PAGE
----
Bill Miles, Executive VP of Connecting Neighbors, writes a very insightful article on RISMedia.com this week.
It discusses new challenges facing real estate agents with increased consumer access to neighbourhood and property information on the Internet.
As a buyer, you needed to see what homes were for sale and then access those homes to view the interior.
As a seller, you had to list your home on the MLS in order to market it effectively. Real estate professionals were the gate keepers.
Consumers now however, with the help of technology, are storming those gates and are just about inside the castle. Active listing data is widely available on the web.
Consumers can list and market their homes on the MLS with the help of discount brokers or on non-MLS associated real estate portals, such as ZillowTM, Trulia® or GoogleTM.
In another few years, consumers and agents will stand on equal footing with respect to access to and marketing of homes for sale. In addition, the real estate process is no longer a mystery.
Much of the documentation is available online or from low cost providers. If a consumer is willing, there are few barriers to complete a transaction without a real estate agent.
Miles, however, has an answer for real estate agents – develop a unique area of expertise and translate that into consumer value.
To prove his theory, he points to other industry groups that have been impacted by the proliferation of industry data on the Internet – Travel Agents and Stock Brokers.
Ten years ago, when consumers gained access to booking their own flights, cars and hotels, many predicted travel agents were doomed.
While many travel agents did change careers, still many others developed specialties and niches of expertise. This came through education and the development of an enhanced service.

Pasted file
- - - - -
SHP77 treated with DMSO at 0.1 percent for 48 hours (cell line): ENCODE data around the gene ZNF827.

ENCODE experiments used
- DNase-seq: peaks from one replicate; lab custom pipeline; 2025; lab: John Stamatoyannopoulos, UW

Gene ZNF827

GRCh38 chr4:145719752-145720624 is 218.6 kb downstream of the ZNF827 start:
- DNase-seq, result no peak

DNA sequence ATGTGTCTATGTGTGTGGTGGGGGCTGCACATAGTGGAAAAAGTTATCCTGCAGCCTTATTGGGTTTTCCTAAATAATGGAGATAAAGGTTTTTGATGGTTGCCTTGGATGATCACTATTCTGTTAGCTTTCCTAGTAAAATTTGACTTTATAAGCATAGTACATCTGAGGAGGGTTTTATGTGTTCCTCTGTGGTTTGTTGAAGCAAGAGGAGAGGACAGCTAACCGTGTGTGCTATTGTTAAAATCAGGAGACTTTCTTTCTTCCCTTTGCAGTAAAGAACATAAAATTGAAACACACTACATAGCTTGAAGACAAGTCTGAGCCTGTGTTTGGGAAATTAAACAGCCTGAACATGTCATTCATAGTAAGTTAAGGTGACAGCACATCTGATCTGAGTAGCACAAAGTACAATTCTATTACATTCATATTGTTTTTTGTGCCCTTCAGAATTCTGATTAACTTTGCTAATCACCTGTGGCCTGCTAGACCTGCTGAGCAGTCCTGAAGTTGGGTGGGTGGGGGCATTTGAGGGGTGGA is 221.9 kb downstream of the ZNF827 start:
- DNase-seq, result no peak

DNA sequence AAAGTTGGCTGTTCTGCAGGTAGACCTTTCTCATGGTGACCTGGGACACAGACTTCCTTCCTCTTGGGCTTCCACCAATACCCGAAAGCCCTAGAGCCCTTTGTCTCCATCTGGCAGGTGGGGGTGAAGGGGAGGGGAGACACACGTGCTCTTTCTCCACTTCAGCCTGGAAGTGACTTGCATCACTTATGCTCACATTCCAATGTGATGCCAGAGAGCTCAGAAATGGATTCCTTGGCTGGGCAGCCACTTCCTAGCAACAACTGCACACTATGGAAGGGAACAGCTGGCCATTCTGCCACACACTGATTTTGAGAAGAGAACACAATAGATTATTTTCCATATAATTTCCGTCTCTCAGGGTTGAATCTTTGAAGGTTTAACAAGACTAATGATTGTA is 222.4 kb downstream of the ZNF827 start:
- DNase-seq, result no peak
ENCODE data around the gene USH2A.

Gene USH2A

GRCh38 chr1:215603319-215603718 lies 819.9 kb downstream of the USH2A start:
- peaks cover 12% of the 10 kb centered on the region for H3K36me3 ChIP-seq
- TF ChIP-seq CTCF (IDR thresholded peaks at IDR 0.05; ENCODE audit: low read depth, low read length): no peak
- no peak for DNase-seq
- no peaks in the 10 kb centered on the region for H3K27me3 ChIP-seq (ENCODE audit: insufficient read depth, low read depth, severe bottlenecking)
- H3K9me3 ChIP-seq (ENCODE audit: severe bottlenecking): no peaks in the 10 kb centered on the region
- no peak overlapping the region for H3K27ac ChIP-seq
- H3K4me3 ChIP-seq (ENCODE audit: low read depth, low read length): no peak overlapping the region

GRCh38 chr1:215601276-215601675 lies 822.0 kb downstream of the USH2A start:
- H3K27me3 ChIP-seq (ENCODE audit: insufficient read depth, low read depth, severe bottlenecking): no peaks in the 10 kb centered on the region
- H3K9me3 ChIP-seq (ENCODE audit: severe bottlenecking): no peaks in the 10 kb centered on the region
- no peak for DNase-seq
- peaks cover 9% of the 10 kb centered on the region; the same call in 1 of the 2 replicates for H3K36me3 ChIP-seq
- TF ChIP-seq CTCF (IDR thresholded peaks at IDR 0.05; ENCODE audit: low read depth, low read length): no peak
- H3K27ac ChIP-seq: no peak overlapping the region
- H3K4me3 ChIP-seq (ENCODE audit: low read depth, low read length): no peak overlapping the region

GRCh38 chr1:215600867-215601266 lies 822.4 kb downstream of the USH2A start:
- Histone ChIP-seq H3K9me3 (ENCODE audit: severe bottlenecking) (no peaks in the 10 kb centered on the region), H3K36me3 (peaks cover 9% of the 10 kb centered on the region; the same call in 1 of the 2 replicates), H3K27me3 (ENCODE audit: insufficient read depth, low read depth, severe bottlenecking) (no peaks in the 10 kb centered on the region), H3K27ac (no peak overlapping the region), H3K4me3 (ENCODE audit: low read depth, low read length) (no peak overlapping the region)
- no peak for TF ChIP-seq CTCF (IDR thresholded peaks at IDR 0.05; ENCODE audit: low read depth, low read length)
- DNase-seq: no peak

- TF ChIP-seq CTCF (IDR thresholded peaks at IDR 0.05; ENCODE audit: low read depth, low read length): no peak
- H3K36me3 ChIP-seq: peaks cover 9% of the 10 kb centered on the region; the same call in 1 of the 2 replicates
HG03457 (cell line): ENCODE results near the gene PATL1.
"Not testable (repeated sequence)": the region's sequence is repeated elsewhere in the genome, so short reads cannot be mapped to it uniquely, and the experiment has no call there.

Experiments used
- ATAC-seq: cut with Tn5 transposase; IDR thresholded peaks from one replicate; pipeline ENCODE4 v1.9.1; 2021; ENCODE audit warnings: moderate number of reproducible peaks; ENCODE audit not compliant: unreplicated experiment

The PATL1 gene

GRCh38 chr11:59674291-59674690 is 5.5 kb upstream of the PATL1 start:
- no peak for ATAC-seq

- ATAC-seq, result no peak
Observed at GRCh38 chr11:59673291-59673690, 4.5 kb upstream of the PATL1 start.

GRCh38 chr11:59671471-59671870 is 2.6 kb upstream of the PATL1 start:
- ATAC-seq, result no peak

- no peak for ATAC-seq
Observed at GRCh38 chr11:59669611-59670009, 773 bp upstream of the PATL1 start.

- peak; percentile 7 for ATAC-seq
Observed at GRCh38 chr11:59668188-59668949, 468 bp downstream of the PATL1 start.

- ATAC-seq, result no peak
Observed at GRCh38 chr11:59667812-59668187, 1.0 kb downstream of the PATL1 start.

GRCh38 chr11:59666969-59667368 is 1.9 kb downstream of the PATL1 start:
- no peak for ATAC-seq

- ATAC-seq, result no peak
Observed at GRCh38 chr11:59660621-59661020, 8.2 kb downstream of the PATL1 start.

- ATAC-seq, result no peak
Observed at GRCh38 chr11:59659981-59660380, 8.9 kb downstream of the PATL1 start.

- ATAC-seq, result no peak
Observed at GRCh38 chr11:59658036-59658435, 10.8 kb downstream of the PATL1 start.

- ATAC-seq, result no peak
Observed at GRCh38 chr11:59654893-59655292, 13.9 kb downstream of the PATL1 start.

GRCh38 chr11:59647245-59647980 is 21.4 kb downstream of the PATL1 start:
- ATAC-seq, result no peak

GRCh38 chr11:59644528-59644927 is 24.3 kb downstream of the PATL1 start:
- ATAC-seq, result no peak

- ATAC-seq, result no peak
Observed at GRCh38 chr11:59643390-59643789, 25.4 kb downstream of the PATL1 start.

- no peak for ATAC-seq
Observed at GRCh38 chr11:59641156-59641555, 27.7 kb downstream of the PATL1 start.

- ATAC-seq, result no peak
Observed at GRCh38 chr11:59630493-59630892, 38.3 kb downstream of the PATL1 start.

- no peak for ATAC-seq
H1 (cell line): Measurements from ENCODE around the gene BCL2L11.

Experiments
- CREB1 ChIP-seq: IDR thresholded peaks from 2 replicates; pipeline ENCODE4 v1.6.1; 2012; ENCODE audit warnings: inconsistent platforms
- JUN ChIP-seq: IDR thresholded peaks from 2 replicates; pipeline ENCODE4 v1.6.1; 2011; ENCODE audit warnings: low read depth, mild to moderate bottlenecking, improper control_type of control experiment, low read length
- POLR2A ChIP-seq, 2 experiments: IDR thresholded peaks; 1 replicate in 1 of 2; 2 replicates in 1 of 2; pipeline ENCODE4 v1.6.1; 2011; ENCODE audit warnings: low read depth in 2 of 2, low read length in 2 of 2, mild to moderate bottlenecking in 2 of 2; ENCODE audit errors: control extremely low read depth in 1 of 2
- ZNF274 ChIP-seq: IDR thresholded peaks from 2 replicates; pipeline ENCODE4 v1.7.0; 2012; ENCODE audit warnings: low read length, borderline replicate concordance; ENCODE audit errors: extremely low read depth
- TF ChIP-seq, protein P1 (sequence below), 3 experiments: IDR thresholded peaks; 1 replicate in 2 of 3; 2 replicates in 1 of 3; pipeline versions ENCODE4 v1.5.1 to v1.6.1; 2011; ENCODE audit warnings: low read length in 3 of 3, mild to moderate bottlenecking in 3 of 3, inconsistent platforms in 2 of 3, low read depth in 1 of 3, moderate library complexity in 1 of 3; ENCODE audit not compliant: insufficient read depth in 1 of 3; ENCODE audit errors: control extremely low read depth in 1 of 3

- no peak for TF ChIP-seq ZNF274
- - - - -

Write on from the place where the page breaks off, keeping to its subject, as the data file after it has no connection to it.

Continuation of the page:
For example, when you look for travel agents today, you might find specialists offering company sales trips, “all inclusive” family trips or African safaris. However, you find very few that will make a business flight for an executive to Chicago. That market is gone.
Those that have developed an expertise are being paid well and will have long careers. They deliver value beyond the traditional areas of service: scheduling the trip and making reservations.
A second example is the stock broker. Over the past 10 years, the Internet has enabled consumers to buy and sell almost any financial product offered in the market. Yet stock brokers have not disappeared. They have focused on financial planning or developed an expertise in certain financial products or industries.
In addition, similar to real estate, buying and selling financial products is a complex activity. Consumers will always need experienced, educated advice in this area. As such, stock brokers still exist, but with new value to offer.
With the increased public availability of web services (Google Maps, YouTube) and listing websites (Craiglist, Google Base), home sellers can get their property on the web in front of millions of prospective homebuyers on the internet – all without the help of an agent.
Real estate agents really need to embrace these new technologies to give their selling clients that the assurance that they will market their property using all the latest methods.
In Canada, some agents use UniqueHomeSites.com to create a website dedicated to an individual property. This technique demonstrates to the selling client that their agent has an up-to-date marketing plan and that their property is a priority.